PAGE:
The White House again lowered its flags to half-staff Monday afternoon to honor the late Sen. John McCain, and President Donald Trump finally issued a statement regarding the senator – the latest in an ongoing tussle over how the administration deals with the death of a man who has harshly criticized, and been criticized by, President Trump.
“Despite our differences on policy and politics, I respect Senator John McCain’s service to our country,” the President said in a statement issued around 45 hours after McCain’s death. “In his honor, have signed a proclamation to fly the flag of the United States at half-staff until the day of his interment.”
Trump also said that he has asked Vice President Mike Pence “to offer an address at the ceremony honoring Senator McCain at the United States Capitol this Friday,” and that, “[a]t the request of the McCain family, I have also authorized military transportation of Senator McCain’s remains from Arizona to Washington, D.C., military pallbearers and band support, and a horse and caisson transport during the service at the United States Naval Academy.”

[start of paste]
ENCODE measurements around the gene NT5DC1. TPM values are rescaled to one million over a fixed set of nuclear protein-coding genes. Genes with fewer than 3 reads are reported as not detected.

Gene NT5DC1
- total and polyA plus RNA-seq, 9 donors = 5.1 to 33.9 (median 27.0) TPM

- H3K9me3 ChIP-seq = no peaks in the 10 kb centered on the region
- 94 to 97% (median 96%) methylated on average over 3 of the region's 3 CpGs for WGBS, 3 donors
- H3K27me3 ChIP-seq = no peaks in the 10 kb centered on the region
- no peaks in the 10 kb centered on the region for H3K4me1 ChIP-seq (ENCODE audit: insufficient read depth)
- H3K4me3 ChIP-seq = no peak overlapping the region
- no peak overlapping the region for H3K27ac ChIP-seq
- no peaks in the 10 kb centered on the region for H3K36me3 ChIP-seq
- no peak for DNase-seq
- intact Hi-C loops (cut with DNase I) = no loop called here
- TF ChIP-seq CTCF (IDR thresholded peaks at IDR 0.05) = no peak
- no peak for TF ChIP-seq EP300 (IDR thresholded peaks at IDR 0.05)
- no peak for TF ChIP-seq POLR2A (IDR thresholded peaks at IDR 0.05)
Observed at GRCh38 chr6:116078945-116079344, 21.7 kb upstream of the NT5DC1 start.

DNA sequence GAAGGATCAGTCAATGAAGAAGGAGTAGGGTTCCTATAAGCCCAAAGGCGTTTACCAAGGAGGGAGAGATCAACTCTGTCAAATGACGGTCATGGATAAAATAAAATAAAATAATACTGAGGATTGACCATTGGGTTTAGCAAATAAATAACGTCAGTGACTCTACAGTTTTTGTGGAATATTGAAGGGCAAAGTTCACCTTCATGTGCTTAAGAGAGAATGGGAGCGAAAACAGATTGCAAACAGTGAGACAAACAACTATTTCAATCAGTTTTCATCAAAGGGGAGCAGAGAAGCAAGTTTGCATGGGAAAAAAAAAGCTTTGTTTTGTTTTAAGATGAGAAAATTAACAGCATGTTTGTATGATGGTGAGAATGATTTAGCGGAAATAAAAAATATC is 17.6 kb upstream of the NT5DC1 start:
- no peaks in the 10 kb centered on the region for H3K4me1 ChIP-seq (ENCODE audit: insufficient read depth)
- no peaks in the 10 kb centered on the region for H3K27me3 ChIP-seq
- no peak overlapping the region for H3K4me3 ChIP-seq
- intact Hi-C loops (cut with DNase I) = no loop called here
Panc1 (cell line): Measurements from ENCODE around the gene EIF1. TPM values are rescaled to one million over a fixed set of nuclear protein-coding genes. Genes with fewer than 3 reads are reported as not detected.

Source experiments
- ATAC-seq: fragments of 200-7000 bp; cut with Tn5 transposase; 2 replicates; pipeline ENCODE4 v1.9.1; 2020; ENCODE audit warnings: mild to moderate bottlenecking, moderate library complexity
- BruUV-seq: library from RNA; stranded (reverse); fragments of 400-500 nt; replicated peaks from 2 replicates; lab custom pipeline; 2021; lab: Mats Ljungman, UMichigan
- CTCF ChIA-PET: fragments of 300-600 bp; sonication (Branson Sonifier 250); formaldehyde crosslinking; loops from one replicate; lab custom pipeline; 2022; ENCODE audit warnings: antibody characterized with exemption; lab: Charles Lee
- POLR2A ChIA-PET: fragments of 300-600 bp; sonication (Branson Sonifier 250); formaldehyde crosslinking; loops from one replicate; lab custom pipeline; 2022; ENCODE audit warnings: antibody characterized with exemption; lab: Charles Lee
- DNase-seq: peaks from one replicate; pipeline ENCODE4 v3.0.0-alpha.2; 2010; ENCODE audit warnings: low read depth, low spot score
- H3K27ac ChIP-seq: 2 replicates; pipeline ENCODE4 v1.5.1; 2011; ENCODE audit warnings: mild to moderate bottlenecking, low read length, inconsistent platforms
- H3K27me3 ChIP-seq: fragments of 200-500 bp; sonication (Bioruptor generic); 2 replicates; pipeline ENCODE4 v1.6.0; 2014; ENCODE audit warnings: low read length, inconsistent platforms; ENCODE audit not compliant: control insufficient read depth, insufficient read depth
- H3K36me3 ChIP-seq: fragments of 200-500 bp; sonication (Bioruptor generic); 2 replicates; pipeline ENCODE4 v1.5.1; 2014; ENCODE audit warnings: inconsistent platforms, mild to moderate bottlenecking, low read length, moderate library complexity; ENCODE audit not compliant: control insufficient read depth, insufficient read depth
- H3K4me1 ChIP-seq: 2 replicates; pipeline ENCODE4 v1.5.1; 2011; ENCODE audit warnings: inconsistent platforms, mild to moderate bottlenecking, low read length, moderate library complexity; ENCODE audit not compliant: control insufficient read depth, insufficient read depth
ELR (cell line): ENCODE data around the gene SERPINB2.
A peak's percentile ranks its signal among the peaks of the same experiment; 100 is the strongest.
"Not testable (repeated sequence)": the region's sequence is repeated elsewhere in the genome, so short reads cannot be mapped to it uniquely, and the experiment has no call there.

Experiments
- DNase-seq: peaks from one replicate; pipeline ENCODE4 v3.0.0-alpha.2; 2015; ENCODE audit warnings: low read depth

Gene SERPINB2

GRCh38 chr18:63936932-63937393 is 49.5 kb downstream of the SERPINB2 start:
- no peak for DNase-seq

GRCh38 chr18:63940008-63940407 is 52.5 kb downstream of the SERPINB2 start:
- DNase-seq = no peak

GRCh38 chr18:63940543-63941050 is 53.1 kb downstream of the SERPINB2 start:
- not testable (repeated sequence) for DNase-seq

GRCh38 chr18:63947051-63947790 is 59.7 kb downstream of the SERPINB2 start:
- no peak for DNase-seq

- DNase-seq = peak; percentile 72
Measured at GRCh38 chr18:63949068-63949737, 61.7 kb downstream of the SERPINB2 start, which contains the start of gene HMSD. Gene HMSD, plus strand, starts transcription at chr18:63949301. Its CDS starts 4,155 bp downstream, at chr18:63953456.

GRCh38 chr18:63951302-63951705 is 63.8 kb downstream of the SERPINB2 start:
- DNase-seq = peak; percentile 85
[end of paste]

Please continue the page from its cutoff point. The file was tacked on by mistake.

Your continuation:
Trump said that White House Chief of Staff John Kelly, Defense Secretary James Mattis, and National Security Advisor John Bolton will represent the administration at memorial services for McCain.
The Associated Press, citing two unnamed White House officials, had earlier reported that before McCain’s passing, his family had asked that Trump not attend the funeral.
The flags at the White House had been lowered on Sunday, but raised to full-staff Monday morning, before being lowered again Monday afternoon, around the time of Trump’s statement.
After McCain died Saturday, Trump tweeted condolences to his family but had no praise for McCain himself. The Washington Post reported Sunday that a White House statement praising McCain was nixed by Trump.
McCain was a frequent critic of Trump on everything from his leadership style to his Russia policy. Trump questioned whether McCain’s having been a Vietnam POW qualifies him as a hero, saying, “I like people who weren’t captured,” and chafed at McCain’s decisive vote to kill the repeal of Obamacare.
Senate leaders of both parties had formally requested that American flags at government buildings remain at half-staff to honor McCain. That’s standard procedure when a member of the Senate passes away. McCain served in the chamber for six terms, most recently as chairman of the Armed Services Committee.
Additional reporting by The Associated Press.